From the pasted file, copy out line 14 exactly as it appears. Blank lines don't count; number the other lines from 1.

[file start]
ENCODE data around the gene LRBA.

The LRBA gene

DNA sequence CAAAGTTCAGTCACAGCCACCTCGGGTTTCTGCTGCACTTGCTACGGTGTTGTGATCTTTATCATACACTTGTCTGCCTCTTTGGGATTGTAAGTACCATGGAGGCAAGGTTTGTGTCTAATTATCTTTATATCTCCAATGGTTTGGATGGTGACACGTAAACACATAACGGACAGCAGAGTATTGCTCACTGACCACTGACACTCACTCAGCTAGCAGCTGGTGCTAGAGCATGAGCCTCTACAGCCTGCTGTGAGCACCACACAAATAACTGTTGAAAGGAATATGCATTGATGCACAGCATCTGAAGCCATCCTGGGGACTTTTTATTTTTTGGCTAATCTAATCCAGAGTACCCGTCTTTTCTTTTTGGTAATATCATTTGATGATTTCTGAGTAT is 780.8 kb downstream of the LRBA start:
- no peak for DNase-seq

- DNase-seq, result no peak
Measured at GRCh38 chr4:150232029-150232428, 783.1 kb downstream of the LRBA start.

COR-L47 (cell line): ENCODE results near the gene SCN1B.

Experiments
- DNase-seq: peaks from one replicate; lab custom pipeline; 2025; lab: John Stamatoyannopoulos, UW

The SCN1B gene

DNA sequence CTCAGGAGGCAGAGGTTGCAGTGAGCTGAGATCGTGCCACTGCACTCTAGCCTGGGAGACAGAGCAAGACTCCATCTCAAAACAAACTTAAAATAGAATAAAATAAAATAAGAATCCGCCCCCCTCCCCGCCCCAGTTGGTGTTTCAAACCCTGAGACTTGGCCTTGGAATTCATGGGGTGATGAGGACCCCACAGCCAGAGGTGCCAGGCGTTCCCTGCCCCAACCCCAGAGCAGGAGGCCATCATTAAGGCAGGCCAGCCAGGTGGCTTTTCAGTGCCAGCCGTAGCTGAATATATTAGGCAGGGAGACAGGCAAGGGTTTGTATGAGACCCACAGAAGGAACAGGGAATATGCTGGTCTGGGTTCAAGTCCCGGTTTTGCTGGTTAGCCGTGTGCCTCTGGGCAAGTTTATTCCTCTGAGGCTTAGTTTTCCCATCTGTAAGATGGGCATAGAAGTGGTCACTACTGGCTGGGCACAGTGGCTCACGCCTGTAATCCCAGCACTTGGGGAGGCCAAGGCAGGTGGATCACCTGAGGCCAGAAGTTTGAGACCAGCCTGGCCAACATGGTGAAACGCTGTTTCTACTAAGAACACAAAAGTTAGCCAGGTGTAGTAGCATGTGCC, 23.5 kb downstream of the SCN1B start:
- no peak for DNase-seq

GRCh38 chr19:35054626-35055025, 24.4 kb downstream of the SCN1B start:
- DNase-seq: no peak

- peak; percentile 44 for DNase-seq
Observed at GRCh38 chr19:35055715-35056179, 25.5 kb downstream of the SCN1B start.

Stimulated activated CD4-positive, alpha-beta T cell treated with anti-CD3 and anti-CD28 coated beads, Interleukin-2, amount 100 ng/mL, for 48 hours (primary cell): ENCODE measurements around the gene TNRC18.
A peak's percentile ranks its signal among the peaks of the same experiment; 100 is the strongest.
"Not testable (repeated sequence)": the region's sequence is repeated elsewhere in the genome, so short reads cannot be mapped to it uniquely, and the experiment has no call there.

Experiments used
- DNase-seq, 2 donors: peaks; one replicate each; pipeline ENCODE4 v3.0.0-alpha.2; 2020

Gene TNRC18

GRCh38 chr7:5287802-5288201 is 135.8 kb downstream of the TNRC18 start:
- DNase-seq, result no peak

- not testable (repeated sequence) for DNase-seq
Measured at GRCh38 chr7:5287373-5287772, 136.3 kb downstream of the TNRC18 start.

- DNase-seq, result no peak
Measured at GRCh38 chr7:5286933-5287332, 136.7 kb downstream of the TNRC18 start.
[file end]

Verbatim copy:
- DNase-seq: no peak